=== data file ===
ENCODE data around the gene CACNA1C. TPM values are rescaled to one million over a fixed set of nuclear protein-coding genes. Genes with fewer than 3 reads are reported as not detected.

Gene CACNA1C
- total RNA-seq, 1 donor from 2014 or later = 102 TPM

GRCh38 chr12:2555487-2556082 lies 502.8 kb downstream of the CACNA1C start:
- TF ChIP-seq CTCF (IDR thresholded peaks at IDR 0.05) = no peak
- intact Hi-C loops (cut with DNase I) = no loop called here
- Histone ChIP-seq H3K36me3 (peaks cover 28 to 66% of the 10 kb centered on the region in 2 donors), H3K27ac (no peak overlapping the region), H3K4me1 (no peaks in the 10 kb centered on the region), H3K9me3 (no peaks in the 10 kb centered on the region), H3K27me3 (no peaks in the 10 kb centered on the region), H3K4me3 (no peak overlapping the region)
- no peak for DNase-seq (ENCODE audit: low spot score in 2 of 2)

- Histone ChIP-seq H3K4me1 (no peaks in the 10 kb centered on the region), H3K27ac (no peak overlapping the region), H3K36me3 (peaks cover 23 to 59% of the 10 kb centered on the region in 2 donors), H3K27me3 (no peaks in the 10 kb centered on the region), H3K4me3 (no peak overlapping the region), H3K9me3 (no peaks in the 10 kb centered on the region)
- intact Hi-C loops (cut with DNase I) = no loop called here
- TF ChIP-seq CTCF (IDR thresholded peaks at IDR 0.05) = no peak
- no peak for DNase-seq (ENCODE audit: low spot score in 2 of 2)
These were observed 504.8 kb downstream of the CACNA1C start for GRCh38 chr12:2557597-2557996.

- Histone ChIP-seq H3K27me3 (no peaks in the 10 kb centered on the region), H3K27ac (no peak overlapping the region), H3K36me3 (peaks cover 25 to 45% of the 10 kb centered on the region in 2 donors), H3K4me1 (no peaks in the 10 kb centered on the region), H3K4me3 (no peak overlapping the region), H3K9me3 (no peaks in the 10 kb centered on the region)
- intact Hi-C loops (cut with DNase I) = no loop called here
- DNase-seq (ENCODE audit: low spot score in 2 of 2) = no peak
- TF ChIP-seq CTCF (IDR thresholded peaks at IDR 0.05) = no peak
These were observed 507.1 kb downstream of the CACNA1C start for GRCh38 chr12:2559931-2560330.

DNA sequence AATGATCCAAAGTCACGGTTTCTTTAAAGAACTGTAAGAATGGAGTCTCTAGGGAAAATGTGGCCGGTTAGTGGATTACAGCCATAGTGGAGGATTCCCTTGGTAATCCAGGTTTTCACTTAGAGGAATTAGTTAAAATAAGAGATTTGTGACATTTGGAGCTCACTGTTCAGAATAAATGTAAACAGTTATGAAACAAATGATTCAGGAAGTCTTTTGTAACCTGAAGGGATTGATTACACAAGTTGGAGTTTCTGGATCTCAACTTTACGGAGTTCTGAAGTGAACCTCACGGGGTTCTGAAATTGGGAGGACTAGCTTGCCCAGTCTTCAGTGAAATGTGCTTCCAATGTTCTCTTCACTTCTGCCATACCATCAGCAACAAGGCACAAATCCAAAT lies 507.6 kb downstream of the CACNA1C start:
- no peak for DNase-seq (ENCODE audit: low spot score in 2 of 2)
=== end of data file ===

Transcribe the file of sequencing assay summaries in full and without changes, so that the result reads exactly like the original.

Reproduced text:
ENCODE data around the gene CACNA1C. TPM values are rescaled to one million over a fixed set of nuclear protein-coding genes. Genes with fewer than 3 reads are reported as not detected.

Gene CACNA1C
- total RNA-seq, 1 donor from 2014 or later = 102 TPM

GRCh38 chr12:2555487-2556082 lies 502.8 kb downstream of the CACNA1C start:
- TF ChIP-seq CTCF (IDR thresholded peaks at IDR 0.05) = no peak
- intact Hi-C loops (cut with DNase I) = no loop called here
- Histone ChIP-seq H3K36me3 (peaks cover 28 to 66% of the 10 kb centered on the region in 2 donors), H3K27ac (no peak overlapping the region), H3K4me1 (no peaks in the 10 kb centered on the region), H3K9me3 (no peaks in the 10 kb centered on the region), H3K27me3 (no peaks in the 10 kb centered on the region), H3K4me3 (no peak overlapping the region)
- no peak for DNase-seq (ENCODE audit: low spot score in 2 of 2)

- Histone ChIP-seq H3K4me1 (no peaks in the 10 kb centered on the region), H3K27ac (no peak overlapping the region), H3K36me3 (peaks cover 23 to 59% of the 10 kb centered on the region in 2 donors), H3K27me3 (no peaks in the 10 kb centered on the region), H3K4me3 (no peak overlapping the region), H3K9me3 (no peaks in the 10 kb centered on the region)
- intact Hi-C loops (cut with DNase I) = no loop called here
- TF ChIP-seq CTCF (IDR thresholded peaks at IDR 0.05) = no peak
- no peak for DNase-seq (ENCODE audit: low spot score in 2 of 2)
These were observed 504.8 kb downstream of the CACNA1C start for GRCh38 chr12:2557597-2557996.

- Histone ChIP-seq H3K27me3 (no peaks in the 10 kb centered on the region), H3K27ac (no peak overlapping the region), H3K36me3 (peaks cover 25 to 45% of the 10 kb centered on the region in 2 donors), H3K4me1 (no peaks in the 10 kb centered on the region), H3K4me3 (no peak overlapping the region), H3K9me3 (no peaks in the 10 kb centered on the region)
- intact Hi-C loops (cut with DNase I) = no loop called here
- DNase-seq (ENCODE audit: low spot score in 2 of 2) = no peak
- TF ChIP-seq CTCF (IDR thresholded peaks at IDR 0.05) = no peak
These were observed 507.1 kb downstream of the CACNA1C start for GRCh38 chr12:2559931-2560330.

DNA sequence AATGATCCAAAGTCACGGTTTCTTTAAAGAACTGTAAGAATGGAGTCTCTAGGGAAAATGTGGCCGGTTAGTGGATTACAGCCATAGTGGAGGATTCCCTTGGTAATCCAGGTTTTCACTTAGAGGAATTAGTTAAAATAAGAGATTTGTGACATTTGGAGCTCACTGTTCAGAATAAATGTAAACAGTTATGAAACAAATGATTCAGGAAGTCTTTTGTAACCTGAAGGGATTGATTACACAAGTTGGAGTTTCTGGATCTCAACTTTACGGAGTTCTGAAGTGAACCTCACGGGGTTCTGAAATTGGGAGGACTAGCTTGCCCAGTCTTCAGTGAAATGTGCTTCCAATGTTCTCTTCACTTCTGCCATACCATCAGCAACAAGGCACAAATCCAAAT lies 507.6 kb downstream of the CACNA1C start:
- no peak for DNase-seq (ENCODE audit: low spot score in 2 of 2)